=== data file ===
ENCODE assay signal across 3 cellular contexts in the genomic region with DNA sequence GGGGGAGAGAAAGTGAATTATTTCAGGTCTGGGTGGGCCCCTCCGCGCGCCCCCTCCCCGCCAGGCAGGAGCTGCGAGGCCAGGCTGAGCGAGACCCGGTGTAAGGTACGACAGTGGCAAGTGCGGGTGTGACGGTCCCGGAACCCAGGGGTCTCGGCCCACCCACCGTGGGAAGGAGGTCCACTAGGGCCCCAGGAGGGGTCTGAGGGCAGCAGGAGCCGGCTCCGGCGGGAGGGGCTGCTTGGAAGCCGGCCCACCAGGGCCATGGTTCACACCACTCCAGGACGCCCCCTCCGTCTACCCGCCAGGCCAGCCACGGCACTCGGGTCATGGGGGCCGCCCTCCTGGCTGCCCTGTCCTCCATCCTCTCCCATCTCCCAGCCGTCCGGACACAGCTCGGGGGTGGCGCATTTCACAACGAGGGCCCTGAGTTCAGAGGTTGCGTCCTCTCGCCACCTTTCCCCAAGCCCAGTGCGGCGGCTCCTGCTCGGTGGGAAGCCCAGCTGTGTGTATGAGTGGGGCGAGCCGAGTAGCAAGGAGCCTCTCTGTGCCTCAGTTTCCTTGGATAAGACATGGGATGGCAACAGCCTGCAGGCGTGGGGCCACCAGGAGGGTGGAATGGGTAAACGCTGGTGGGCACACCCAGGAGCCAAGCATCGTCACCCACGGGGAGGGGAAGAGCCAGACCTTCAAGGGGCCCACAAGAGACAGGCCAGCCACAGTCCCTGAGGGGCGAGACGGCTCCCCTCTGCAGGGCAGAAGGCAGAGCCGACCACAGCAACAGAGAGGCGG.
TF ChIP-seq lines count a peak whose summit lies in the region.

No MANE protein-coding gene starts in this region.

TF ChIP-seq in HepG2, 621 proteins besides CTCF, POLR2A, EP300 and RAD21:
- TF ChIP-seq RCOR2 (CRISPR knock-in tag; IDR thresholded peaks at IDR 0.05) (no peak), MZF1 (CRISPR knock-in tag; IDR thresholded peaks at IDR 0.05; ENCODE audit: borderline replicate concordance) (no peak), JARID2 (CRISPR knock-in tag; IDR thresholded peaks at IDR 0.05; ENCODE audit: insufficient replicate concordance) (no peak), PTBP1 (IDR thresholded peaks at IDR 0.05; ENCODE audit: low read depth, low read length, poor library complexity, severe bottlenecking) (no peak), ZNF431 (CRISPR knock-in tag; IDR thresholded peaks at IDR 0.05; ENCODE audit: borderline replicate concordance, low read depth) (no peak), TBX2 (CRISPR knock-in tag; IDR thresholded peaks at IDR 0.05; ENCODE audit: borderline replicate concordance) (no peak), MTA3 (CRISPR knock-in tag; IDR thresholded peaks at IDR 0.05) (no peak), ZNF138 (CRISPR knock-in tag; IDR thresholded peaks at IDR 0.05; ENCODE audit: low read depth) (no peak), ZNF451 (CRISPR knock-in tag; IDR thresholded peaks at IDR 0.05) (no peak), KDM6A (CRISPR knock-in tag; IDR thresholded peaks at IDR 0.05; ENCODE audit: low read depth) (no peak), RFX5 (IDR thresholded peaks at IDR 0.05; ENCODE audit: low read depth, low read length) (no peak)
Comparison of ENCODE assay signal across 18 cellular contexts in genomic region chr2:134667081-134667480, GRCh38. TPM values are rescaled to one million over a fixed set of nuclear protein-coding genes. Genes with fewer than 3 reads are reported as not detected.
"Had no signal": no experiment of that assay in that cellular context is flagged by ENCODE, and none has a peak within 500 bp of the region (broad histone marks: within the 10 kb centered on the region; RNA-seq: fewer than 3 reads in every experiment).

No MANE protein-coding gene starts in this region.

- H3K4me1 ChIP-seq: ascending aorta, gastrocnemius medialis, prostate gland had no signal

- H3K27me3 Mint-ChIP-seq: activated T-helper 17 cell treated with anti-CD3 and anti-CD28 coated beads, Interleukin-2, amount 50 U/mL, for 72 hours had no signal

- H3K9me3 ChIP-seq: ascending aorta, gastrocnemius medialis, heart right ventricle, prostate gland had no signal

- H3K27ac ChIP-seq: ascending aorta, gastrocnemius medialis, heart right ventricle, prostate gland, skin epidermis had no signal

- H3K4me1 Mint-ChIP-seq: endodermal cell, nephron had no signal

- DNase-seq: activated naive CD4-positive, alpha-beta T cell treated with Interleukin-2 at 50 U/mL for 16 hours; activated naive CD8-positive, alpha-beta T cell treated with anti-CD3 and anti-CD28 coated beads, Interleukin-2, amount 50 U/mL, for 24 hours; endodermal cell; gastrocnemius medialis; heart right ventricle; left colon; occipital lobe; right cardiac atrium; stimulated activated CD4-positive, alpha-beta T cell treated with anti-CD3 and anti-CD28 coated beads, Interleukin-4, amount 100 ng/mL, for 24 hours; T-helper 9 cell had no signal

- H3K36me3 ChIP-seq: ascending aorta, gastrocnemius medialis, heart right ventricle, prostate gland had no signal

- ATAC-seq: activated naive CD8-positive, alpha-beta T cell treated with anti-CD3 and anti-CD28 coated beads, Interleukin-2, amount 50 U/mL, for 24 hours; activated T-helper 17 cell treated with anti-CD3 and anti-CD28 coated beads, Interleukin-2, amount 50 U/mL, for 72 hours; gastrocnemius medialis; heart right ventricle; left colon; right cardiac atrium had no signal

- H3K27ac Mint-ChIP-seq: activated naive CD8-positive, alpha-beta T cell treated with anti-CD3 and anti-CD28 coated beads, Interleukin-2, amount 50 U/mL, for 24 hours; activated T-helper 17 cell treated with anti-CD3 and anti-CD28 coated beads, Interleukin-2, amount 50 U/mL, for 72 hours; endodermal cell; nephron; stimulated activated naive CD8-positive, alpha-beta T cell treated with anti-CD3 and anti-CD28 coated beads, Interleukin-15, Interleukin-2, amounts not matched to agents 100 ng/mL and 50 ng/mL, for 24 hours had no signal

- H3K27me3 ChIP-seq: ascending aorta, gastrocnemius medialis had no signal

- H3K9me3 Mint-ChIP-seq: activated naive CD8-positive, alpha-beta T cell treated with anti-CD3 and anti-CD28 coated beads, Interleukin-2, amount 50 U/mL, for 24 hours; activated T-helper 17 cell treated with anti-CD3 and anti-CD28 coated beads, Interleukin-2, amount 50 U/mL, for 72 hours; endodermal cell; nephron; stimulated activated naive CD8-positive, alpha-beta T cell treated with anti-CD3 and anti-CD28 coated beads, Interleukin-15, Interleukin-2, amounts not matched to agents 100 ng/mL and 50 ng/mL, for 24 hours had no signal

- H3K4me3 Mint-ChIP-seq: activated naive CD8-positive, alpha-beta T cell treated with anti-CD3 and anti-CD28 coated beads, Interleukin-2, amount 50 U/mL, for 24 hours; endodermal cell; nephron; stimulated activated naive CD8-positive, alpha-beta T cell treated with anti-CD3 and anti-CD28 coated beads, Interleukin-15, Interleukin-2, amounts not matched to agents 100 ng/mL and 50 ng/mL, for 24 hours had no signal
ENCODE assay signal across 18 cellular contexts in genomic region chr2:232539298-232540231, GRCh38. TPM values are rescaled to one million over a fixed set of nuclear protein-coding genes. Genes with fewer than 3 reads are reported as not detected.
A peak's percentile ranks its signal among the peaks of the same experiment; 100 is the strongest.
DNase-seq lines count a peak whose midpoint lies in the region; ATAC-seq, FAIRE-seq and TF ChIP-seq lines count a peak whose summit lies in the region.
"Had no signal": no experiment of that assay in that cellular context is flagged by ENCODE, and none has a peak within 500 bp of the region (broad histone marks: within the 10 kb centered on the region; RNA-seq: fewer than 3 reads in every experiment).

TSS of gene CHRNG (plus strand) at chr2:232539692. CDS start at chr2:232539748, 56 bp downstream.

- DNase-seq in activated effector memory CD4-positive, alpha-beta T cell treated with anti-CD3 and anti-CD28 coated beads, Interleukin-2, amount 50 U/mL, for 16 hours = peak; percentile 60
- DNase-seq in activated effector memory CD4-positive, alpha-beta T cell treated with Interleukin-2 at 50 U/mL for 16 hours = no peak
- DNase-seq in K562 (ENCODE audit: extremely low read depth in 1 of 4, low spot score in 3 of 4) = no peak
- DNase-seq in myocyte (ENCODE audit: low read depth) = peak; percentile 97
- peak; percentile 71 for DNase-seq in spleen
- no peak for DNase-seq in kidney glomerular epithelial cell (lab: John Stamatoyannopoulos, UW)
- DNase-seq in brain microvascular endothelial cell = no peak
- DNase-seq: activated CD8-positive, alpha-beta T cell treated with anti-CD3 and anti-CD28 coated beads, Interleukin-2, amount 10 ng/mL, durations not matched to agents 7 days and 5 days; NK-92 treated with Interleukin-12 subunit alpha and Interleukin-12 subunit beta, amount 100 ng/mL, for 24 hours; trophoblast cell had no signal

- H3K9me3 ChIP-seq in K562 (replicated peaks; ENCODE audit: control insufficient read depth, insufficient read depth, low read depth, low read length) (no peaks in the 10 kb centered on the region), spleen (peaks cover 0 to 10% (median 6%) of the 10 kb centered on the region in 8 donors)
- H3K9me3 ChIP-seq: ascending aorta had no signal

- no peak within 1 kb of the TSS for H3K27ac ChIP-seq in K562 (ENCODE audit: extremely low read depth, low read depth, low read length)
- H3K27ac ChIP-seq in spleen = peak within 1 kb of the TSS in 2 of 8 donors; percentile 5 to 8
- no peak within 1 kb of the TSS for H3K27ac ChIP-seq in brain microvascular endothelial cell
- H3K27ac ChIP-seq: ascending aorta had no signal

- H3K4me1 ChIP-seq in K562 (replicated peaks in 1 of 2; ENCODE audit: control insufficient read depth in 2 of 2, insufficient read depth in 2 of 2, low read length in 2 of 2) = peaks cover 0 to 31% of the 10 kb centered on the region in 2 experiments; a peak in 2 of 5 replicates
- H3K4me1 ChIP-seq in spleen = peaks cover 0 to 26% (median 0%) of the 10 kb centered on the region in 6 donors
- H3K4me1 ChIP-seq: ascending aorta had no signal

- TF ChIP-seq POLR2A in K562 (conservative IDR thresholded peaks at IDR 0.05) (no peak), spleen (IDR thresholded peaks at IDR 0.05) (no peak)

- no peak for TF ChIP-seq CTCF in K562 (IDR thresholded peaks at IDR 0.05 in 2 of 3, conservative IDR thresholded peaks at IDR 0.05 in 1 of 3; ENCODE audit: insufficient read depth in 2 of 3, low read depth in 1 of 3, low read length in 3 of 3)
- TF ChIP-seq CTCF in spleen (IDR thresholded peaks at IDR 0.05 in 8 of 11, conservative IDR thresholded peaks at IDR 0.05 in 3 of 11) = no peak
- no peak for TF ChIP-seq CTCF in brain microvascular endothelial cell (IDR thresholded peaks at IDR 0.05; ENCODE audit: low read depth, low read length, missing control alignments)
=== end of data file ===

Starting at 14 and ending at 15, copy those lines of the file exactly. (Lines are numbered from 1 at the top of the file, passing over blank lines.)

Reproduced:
- DNase-seq: activated naive CD4-positive, alpha-beta T cell treated with Interleukin-2 at 50 U/mL for 16 hours; activated naive CD8-positive, alpha-beta T cell treated with anti-CD3 and anti-CD28 coated beads, Interleukin-2, amount 50 U/mL, for 24 hours; endodermal cell; gastrocnemius medialis; heart right ventricle; left colon; occipital lobe; right cardiac atrium; stimulated activated CD4-positive, alpha-beta T cell treated with anti-CD3 and anti-CD28 coated beads, Interleukin-4, amount 100 ng/mL, for 24 hours; T-helper 9 cell had no signal

- H3K36me3 ChIP-seq: ascending aorta, gastrocnemius medialis, heart right ventricle, prostate gland had no signal